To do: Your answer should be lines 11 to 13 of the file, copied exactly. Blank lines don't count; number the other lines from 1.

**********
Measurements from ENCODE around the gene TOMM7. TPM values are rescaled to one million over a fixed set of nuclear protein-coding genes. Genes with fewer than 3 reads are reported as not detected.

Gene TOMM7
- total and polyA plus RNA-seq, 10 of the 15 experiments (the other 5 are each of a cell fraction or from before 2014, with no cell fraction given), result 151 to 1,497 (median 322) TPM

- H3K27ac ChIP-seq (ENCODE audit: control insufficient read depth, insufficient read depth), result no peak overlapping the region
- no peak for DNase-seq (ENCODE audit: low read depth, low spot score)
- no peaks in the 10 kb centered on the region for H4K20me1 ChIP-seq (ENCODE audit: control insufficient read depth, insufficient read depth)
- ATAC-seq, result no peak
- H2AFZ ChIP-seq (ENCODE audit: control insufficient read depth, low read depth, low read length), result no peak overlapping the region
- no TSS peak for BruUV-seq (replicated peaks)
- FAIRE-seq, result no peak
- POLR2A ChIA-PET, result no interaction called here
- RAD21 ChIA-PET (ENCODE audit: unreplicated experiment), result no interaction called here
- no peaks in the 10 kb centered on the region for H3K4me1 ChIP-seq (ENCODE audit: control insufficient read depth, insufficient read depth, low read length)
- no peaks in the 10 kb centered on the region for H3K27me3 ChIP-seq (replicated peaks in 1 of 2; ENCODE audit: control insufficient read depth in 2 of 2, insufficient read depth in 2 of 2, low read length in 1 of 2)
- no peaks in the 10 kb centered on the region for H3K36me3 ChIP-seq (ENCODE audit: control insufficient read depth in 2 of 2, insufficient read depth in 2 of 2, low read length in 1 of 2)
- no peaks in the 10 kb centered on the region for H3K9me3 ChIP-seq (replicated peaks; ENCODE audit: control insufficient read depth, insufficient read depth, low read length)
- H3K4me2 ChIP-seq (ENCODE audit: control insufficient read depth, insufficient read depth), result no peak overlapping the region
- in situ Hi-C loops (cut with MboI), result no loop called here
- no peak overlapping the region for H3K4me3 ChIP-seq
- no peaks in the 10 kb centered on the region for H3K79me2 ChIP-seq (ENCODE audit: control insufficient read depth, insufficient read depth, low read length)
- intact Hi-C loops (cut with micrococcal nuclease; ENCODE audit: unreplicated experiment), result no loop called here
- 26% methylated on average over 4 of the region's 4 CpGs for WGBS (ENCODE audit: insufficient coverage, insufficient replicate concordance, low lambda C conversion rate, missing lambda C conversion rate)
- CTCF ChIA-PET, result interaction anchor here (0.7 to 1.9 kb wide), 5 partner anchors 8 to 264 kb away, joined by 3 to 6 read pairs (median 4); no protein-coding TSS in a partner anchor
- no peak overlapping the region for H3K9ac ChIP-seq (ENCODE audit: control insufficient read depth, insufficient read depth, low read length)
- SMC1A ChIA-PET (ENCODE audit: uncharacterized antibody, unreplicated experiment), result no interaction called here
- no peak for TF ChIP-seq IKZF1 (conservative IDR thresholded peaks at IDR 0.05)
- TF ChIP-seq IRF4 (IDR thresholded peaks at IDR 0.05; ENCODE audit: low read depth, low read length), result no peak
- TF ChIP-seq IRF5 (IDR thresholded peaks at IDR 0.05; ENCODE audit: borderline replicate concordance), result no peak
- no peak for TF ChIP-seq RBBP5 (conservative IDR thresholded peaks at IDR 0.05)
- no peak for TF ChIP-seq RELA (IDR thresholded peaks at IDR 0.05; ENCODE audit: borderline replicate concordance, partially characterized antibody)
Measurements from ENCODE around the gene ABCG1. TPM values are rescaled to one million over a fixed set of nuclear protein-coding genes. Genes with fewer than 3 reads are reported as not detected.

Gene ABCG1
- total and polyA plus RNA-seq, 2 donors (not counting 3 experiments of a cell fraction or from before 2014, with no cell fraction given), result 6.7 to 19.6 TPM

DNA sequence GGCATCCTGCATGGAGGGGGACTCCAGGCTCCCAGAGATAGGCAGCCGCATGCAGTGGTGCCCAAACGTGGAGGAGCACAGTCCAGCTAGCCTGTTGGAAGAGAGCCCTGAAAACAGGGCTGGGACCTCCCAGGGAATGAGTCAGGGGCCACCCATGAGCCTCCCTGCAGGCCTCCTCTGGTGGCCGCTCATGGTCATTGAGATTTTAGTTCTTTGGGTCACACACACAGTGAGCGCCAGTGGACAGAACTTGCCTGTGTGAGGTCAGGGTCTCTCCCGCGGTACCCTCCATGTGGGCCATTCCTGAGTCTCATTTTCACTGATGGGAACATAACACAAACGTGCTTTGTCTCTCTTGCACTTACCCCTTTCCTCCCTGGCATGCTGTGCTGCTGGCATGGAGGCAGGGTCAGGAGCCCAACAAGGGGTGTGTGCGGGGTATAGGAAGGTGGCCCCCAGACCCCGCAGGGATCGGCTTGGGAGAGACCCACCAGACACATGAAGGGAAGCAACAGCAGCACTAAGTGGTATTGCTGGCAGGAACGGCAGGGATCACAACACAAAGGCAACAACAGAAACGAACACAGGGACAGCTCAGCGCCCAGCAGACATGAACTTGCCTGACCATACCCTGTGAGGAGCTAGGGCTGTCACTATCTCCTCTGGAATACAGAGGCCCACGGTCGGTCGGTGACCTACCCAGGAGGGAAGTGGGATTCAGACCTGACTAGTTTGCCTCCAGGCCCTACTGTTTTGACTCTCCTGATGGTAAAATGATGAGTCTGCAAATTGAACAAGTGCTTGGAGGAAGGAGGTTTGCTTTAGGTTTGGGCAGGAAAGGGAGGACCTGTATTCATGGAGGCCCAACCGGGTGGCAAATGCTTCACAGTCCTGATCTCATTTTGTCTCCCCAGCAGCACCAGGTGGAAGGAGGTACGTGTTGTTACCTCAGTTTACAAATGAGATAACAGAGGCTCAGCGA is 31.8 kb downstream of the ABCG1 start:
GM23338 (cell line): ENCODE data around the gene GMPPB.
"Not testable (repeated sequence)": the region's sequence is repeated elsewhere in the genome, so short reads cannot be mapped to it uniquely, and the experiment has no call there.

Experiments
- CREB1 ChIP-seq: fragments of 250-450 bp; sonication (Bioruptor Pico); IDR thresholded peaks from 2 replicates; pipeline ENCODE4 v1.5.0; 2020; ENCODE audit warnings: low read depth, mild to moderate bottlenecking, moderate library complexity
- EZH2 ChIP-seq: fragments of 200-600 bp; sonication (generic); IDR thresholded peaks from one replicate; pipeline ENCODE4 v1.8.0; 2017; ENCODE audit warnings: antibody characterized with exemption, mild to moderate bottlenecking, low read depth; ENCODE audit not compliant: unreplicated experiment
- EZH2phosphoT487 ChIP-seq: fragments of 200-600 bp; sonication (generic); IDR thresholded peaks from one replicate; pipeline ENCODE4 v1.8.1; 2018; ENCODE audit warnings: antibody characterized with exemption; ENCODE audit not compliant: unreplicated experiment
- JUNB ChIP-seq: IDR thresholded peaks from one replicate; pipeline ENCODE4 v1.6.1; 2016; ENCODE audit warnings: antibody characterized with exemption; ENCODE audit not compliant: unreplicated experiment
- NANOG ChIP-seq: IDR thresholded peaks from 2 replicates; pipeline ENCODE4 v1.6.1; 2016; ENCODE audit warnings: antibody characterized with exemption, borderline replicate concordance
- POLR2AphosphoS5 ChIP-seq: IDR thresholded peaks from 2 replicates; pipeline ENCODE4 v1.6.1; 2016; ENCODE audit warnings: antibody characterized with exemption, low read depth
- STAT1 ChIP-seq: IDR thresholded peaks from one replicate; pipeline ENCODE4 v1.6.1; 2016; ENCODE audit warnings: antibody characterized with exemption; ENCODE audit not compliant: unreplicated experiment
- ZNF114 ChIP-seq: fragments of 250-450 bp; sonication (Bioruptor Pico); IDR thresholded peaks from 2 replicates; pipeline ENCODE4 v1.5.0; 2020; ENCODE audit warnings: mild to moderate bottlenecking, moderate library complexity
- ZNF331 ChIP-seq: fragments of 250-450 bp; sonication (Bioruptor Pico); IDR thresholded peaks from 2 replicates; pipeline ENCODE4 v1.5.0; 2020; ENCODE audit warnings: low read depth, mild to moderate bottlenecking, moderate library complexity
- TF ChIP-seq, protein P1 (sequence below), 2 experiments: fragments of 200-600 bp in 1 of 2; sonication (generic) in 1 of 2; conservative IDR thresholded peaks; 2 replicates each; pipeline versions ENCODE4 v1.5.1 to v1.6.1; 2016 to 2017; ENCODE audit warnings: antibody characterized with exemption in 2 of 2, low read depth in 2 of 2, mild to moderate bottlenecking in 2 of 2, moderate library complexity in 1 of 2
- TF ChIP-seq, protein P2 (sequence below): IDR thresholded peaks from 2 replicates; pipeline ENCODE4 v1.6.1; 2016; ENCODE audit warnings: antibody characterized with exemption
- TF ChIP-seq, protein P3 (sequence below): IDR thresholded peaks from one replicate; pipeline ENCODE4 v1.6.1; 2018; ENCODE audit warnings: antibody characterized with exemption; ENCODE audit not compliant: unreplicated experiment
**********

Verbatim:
- POLR2A ChIA-PET, result no interaction called here
- RAD21 ChIA-PET (ENCODE audit: unreplicated experiment), result no interaction called here
- no peaks in the 10 kb centered on the region for H3K4me1 ChIP-seq (ENCODE audit: control insufficient read depth, insufficient read depth, low read length)